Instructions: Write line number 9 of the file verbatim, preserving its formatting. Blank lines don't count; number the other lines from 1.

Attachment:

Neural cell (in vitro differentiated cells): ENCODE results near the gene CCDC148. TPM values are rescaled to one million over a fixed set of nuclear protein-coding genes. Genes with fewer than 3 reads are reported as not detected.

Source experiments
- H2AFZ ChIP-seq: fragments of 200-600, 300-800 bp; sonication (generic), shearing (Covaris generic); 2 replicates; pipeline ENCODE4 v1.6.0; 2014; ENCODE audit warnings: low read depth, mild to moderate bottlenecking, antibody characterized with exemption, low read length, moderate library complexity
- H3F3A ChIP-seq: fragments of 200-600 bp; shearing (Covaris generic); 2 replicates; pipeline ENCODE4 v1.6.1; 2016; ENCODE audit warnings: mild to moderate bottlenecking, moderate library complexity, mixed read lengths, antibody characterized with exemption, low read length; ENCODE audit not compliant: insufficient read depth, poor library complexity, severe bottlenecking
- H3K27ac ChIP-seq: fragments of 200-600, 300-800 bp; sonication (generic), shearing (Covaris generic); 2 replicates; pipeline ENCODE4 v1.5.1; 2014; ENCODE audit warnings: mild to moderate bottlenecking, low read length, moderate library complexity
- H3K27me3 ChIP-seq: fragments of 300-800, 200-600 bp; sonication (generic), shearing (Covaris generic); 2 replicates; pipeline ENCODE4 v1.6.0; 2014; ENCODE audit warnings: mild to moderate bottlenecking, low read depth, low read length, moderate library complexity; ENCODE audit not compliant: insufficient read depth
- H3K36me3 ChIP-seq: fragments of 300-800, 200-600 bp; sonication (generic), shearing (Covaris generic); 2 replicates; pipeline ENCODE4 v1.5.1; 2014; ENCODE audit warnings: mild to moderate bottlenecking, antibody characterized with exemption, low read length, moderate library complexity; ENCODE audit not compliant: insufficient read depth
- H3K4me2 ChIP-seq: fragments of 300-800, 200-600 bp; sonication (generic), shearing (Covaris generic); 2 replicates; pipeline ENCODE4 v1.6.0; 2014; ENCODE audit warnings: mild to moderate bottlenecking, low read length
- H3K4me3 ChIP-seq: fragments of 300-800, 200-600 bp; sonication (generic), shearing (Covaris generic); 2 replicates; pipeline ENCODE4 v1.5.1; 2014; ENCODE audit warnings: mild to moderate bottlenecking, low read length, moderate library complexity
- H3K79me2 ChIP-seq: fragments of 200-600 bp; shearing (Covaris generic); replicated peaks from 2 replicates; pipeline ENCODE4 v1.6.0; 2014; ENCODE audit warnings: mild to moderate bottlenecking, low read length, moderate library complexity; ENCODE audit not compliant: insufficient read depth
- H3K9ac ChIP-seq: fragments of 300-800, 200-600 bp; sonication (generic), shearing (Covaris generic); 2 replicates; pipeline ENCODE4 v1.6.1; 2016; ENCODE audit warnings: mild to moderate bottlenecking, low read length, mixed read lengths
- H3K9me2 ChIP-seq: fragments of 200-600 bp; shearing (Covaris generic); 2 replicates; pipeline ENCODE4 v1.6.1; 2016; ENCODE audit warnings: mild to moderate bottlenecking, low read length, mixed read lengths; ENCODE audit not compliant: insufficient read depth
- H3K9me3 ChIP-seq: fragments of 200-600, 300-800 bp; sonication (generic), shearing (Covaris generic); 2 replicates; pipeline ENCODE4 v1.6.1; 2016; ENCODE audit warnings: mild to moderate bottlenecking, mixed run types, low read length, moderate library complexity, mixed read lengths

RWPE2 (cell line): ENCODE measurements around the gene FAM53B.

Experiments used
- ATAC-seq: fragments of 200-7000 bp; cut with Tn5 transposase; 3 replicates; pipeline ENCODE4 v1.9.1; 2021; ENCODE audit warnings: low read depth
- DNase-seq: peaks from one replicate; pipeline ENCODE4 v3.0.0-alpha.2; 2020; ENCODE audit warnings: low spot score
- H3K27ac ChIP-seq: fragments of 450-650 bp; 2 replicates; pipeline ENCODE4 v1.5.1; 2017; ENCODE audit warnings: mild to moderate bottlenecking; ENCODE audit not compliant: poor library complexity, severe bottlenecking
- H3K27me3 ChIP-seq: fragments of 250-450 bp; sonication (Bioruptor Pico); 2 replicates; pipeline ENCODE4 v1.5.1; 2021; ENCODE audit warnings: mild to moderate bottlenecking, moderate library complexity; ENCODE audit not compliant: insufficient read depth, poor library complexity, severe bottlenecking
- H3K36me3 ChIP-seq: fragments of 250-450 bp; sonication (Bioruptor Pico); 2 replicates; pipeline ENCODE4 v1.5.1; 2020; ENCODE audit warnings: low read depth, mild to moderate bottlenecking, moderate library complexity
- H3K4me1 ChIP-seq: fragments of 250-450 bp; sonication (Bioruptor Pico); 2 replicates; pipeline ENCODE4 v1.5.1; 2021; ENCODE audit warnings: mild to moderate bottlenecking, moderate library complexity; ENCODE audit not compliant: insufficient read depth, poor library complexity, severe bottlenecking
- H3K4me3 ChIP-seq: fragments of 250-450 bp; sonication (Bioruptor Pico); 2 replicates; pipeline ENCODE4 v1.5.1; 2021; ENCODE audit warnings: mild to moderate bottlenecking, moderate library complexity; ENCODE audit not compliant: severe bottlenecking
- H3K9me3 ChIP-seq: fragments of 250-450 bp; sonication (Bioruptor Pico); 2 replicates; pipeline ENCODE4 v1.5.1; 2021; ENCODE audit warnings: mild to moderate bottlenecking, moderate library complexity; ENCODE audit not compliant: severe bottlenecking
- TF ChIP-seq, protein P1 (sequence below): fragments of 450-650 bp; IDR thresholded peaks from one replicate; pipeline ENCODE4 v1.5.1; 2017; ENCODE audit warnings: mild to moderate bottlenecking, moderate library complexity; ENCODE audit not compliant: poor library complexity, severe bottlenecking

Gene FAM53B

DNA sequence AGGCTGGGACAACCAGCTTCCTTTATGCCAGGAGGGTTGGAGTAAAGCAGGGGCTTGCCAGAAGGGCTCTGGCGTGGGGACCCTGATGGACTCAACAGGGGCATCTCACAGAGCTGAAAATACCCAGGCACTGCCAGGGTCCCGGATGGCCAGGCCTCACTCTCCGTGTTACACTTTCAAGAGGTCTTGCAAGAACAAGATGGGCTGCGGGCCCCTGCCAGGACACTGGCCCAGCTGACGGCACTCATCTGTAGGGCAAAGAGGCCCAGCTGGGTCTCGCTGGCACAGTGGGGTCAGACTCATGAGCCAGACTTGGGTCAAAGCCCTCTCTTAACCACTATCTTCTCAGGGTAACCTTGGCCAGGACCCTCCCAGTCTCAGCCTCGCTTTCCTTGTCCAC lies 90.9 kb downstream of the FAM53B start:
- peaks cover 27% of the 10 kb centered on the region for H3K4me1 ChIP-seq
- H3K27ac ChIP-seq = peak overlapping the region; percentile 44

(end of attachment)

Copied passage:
- H3K4me3 ChIP-seq: fragments of 300-800, 200-600 bp; sonication (generic), shearing (Covaris generic); 2 replicates; pipeline ENCODE4 v1.5.1; 2014; ENCODE audit warnings: mild to moderate bottlenecking, low read length, moderate library complexity